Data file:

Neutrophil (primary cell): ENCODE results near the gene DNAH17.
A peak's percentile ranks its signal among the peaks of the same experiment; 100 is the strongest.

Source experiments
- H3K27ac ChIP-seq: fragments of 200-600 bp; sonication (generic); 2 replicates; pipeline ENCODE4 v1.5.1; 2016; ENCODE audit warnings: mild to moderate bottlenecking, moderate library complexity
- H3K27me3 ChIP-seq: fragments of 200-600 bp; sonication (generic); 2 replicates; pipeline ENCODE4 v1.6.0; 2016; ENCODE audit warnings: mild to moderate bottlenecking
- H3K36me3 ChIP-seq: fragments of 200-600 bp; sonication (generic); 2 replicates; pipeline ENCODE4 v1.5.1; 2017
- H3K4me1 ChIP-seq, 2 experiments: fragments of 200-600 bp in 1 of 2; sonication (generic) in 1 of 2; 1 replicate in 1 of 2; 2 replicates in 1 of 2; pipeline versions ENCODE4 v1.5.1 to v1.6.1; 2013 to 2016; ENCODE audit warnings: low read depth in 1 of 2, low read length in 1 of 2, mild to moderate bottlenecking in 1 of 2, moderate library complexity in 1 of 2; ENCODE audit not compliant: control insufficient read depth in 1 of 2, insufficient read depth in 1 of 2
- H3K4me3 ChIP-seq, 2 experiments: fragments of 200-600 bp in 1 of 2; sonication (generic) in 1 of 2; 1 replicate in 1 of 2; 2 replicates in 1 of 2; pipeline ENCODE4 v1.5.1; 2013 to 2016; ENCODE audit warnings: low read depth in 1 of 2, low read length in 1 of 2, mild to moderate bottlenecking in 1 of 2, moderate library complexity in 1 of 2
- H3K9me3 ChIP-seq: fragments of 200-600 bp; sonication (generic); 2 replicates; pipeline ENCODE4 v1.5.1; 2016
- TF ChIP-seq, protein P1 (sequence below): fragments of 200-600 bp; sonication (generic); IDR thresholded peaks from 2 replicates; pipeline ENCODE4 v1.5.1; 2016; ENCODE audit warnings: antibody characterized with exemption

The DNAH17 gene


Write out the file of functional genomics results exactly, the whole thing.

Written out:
Neutrophil (primary cell): ENCODE results near the gene DNAH17.
A peak's percentile ranks its signal among the peaks of the same experiment; 100 is the strongest.

Source experiments
- H3K27ac ChIP-seq: fragments of 200-600 bp; sonication (generic); 2 replicates; pipeline ENCODE4 v1.5.1; 2016; ENCODE audit warnings: mild to moderate bottlenecking, moderate library complexity
- H3K27me3 ChIP-seq: fragments of 200-600 bp; sonication (generic); 2 replicates; pipeline ENCODE4 v1.6.0; 2016; ENCODE audit warnings: mild to moderate bottlenecking
- H3K36me3 ChIP-seq: fragments of 200-600 bp; sonication (generic); 2 replicates; pipeline ENCODE4 v1.5.1; 2017
- H3K4me1 ChIP-seq, 2 experiments: fragments of 200-600 bp in 1 of 2; sonication (generic) in 1 of 2; 1 replicate in 1 of 2; 2 replicates in 1 of 2; pipeline versions ENCODE4 v1.5.1 to v1.6.1; 2013 to 2016; ENCODE audit warnings: low read depth in 1 of 2, low read length in 1 of 2, mild to moderate bottlenecking in 1 of 2, moderate library complexity in 1 of 2; ENCODE audit not compliant: control insufficient read depth in 1 of 2, insufficient read depth in 1 of 2
- H3K4me3 ChIP-seq, 2 experiments: fragments of 200-600 bp in 1 of 2; sonication (generic) in 1 of 2; 1 replicate in 1 of 2; 2 replicates in 1 of 2; pipeline ENCODE4 v1.5.1; 2013 to 2016; ENCODE audit warnings: low read depth in 1 of 2, low read length in 1 of 2, mild to moderate bottlenecking in 1 of 2, moderate library complexity in 1 of 2
- H3K9me3 ChIP-seq: fragments of 200-600 bp; sonication (generic); 2 replicates; pipeline ENCODE4 v1.5.1; 2016
- TF ChIP-seq, protein P1 (sequence below): fragments of 200-600 bp; sonication (generic); IDR thresholded peaks from 2 replicates; pipeline ENCODE4 v1.5.1; 2016; ENCODE audit warnings: antibody characterized with exemption

The DNAH17 gene